Client devices in a transmission group must be spatially separated from each other. Essentially, MU-MIMO is adding together the directionalized antenna pattern for each client device. Each client device in a transmission group must therefore be physically far apart from each other to make sure that the signal intended for the first client is both maximized at the position of the first client and minimized at the location of all other clients. Even when using four antennas on the AP, the level of directionality is fairly coarse, so two clients that are close to each other would not be able to have their signals appropriately separated.
The AP must have data to send to each client device in a group. A seemingly obvious statement, but one with large implications. Generically, this means that the groups of client devices are not pre-established, but need to be determined dynamically in “real time,” which adds to the overhead.
The transmission time for each MU-MIMO stream must be the “same.” This is more of a pragmatic requirement than a technical one. Each spatial stream to each client can be transmitted at its own particular data rate, and each stream may have different amounts of data. The optimal utilization of air time to maximize throughput performance of the access point means that the transmission times of the spatial streams for each parallel client should be identical or nearly so. This will necessitate the need for similar amounts of data transmitted at similar data rates. The benefit of MU-MIMO is that the AP can speak to multiple clients at once, but that naturally means that the AP wants to both start and finish transmissions to multiple clients at the same time for maximum efficiency. If the data transmission to one client takes substantively longer than to the other clients in the group, much of the airtime utilization efficiency benefits of MU-MIMO are lost.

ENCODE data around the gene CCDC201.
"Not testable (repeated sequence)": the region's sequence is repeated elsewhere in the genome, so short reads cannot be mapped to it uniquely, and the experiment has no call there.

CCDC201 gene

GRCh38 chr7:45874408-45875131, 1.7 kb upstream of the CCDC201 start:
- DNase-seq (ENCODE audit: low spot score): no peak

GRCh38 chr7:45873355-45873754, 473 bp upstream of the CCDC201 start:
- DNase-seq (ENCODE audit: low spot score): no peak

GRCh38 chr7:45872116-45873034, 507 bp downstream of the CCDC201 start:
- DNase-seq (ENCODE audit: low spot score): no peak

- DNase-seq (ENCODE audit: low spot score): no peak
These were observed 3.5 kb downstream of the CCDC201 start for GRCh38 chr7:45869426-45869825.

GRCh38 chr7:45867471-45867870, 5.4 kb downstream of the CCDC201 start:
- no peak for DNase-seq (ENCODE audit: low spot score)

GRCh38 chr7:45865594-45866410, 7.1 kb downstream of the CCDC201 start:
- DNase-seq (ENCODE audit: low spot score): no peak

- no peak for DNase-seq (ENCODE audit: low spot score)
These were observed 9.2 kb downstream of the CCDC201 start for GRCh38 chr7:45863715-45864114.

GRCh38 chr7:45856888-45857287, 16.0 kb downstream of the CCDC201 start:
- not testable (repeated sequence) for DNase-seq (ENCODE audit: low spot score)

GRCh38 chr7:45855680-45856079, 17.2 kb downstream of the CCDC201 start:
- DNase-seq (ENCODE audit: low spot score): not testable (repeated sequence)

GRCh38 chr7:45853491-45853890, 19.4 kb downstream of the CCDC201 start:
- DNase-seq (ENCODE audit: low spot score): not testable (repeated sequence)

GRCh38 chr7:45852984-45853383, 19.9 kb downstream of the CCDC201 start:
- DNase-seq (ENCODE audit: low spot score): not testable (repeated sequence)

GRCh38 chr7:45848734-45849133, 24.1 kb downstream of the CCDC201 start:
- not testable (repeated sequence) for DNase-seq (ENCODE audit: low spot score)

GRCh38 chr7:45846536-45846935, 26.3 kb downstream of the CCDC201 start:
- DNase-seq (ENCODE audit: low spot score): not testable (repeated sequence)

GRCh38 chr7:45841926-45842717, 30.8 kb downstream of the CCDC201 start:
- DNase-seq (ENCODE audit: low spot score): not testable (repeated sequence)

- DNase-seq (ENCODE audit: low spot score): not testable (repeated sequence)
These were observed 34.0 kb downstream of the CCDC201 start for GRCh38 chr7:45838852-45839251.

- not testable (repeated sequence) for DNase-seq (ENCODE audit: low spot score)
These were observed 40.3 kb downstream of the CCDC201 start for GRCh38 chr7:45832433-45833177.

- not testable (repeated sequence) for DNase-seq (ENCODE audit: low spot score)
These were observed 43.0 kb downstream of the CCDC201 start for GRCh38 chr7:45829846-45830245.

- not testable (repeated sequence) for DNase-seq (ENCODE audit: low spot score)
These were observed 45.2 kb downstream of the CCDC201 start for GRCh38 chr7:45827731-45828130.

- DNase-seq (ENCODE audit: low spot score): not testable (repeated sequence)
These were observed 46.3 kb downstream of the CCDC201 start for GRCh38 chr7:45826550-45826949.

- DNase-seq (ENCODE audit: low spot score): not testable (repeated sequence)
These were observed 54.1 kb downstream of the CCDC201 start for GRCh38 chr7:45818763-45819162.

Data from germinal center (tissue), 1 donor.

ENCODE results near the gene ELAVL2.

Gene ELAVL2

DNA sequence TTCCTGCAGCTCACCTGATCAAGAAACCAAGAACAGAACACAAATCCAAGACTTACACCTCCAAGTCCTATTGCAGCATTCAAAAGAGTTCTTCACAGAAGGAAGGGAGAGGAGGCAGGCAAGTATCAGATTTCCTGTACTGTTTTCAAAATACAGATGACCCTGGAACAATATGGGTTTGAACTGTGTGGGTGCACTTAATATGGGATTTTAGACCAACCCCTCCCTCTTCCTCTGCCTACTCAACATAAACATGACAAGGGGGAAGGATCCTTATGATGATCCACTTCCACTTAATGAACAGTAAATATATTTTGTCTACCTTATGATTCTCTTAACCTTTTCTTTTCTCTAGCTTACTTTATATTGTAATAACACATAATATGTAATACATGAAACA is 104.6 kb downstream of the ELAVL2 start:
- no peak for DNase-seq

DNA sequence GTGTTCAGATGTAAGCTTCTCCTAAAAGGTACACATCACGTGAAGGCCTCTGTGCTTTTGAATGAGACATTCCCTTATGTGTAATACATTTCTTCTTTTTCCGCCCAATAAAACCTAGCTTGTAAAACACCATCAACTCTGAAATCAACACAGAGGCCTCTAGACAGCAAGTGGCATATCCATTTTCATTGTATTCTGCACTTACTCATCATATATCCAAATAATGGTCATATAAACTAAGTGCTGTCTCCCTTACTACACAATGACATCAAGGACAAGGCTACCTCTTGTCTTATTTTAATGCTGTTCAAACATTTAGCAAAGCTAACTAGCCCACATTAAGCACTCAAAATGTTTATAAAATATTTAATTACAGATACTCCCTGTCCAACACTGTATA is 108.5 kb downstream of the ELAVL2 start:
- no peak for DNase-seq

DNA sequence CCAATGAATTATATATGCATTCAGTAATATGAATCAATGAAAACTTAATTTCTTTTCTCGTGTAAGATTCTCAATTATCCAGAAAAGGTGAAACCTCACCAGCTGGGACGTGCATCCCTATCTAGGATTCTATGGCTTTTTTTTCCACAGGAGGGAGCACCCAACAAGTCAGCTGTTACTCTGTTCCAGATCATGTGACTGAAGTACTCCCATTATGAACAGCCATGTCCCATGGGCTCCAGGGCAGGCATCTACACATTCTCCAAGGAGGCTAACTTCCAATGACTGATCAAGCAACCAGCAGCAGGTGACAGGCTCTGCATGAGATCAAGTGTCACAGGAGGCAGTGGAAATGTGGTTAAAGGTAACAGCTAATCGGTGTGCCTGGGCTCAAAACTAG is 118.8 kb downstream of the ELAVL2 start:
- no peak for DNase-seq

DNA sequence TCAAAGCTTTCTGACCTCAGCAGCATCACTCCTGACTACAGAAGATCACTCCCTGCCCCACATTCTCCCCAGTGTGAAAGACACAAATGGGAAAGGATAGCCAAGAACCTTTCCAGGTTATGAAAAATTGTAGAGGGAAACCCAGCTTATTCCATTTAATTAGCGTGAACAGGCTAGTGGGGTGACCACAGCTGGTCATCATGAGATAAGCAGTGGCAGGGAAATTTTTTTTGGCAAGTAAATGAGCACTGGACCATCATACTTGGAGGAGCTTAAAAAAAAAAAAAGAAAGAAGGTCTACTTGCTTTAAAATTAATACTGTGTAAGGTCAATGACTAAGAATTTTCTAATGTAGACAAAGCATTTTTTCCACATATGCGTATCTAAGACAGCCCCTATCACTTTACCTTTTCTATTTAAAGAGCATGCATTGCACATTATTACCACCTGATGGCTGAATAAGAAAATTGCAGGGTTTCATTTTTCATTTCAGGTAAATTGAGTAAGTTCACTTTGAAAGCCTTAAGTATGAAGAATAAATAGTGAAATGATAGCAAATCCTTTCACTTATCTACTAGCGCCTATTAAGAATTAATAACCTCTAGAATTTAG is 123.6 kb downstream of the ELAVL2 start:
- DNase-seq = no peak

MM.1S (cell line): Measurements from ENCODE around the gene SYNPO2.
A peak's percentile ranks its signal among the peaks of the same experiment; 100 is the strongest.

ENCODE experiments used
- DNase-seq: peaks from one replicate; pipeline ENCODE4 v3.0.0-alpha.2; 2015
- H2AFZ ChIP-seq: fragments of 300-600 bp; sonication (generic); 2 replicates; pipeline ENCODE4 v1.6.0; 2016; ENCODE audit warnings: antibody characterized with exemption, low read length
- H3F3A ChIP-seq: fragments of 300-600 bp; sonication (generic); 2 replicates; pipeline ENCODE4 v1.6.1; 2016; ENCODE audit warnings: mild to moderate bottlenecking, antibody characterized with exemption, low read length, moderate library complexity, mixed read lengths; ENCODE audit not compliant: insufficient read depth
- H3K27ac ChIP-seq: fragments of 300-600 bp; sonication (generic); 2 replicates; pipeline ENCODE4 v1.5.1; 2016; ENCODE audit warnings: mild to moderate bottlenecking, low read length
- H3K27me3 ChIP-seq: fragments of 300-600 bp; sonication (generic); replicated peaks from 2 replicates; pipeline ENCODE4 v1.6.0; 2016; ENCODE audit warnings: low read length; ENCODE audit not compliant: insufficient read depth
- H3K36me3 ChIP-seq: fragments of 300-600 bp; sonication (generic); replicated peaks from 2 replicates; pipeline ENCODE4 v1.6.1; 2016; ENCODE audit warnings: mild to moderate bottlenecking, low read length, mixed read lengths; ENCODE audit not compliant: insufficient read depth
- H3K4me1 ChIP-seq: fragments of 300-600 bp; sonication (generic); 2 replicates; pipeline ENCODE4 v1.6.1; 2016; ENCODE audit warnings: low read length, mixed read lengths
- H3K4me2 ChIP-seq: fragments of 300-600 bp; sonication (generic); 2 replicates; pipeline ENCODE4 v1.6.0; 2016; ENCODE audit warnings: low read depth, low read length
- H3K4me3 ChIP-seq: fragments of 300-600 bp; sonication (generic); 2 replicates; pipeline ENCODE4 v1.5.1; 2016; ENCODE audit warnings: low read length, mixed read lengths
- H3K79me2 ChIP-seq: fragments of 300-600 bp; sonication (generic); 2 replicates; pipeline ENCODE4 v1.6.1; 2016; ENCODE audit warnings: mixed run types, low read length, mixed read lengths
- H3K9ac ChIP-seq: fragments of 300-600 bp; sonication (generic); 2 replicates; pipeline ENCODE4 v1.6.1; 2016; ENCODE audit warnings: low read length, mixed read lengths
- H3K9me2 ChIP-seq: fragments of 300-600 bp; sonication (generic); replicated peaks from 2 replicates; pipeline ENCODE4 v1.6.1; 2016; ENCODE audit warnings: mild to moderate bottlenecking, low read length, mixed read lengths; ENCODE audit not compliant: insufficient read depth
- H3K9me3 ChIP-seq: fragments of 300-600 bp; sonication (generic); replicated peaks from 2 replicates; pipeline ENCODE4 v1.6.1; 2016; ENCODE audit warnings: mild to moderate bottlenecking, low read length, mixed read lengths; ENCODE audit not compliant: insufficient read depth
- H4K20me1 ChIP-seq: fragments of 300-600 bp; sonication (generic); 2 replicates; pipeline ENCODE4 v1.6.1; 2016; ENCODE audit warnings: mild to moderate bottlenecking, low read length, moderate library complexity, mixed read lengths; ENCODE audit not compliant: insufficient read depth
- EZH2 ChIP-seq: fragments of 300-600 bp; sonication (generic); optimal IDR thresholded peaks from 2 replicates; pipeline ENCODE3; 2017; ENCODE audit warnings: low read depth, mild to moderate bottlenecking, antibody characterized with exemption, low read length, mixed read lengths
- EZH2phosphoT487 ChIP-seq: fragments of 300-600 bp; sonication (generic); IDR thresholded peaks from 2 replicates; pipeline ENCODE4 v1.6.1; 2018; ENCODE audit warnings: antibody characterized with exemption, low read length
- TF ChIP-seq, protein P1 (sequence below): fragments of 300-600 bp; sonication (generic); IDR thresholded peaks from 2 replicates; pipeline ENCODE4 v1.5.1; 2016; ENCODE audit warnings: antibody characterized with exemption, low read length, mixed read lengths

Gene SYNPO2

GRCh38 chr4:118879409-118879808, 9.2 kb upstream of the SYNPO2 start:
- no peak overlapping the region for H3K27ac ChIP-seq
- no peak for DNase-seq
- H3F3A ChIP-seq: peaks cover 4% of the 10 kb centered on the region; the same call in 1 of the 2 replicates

Accordingly, where MU-MIMO is likely to be most useful is in very high capacity environments such as classrooms, conference centers, and stadiums/arenas. In these environments, the devices on the network are fairly homogenous and thus their capabilities are similar. Moreover, the number of potential transmission group combinations are high, and the types and amounts of data being transmitted to each client device are also homogenous (i.e., multiple users are using their devices in similar ways). There will be much less of a practical gain from MU-MIMO in low to moderate user density environments, such as SMBs, homes, apartments, and hotel rooms.
As with all WiFi design, it's important to see through the marketing hype from equipment manufacturers and service providers, and focus on the requirements of the network. That means knowing how many and what kind of devices are going to be using the network. Make the investment in MU-MIMO access points only where they are likely to have the biggest impact.